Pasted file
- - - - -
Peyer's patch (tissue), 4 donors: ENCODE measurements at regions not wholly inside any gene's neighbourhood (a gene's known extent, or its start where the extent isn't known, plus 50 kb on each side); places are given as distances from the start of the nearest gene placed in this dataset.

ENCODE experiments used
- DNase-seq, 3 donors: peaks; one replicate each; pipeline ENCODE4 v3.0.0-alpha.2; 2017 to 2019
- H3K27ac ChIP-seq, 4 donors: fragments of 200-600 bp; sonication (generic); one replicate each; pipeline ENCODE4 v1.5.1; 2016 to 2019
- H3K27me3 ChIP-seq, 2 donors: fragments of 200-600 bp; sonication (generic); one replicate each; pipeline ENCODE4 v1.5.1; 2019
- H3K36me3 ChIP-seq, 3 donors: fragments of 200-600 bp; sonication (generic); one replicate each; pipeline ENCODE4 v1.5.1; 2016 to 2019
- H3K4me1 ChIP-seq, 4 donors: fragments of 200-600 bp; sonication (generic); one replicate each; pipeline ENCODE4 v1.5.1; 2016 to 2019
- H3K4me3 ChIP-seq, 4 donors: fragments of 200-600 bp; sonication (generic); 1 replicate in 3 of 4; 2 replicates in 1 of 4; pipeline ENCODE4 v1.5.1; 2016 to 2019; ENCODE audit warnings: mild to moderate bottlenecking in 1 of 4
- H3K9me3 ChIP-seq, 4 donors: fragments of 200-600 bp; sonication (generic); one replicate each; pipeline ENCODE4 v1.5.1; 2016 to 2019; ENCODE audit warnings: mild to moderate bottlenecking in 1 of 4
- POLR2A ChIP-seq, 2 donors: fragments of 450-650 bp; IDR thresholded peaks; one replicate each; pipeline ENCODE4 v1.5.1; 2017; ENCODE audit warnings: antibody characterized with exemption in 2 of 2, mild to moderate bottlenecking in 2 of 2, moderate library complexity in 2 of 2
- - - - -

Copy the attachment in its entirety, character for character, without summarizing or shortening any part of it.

Peyer's patch (tissue), 4 donors: ENCODE measurements at regions not wholly inside any gene's neighbourhood (a gene's known extent, or its start where the extent isn't known, plus 50 kb on each side); places are given as distances from the start of the nearest gene placed in this dataset.

ENCODE experiments used
- DNase-seq, 3 donors: peaks; one replicate each; pipeline ENCODE4 v3.0.0-alpha.2; 2017 to 2019
- H3K27ac ChIP-seq, 4 donors: fragments of 200-600 bp; sonication (generic); one replicate each; pipeline ENCODE4 v1.5.1; 2016 to 2019
- H3K27me3 ChIP-seq, 2 donors: fragments of 200-600 bp; sonication (generic); one replicate each; pipeline ENCODE4 v1.5.1; 2019
- H3K36me3 ChIP-seq, 3 donors: fragments of 200-600 bp; sonication (generic); one replicate each; pipeline ENCODE4 v1.5.1; 2016 to 2019
- H3K4me1 ChIP-seq, 4 donors: fragments of 200-600 bp; sonication (generic); one replicate each; pipeline ENCODE4 v1.5.1; 2016 to 2019
- H3K4me3 ChIP-seq, 4 donors: fragments of 200-600 bp; sonication (generic); 1 replicate in 3 of 4; 2 replicates in 1 of 4; pipeline ENCODE4 v1.5.1; 2016 to 2019; ENCODE audit warnings: mild to moderate bottlenecking in 1 of 4
- H3K9me3 ChIP-seq, 4 donors: fragments of 200-600 bp; sonication (generic); one replicate each; pipeline ENCODE4 v1.5.1; 2016 to 2019; ENCODE audit warnings: mild to moderate bottlenecking in 1 of 4
- POLR2A ChIP-seq, 2 donors: fragments of 450-650 bp; IDR thresholded peaks; one replicate each; pipeline ENCODE4 v1.5.1; 2017; ENCODE audit warnings: antibody characterized with exemption in 2 of 2, mild to moderate bottlenecking in 2 of 2, moderate library complexity in 2 of 2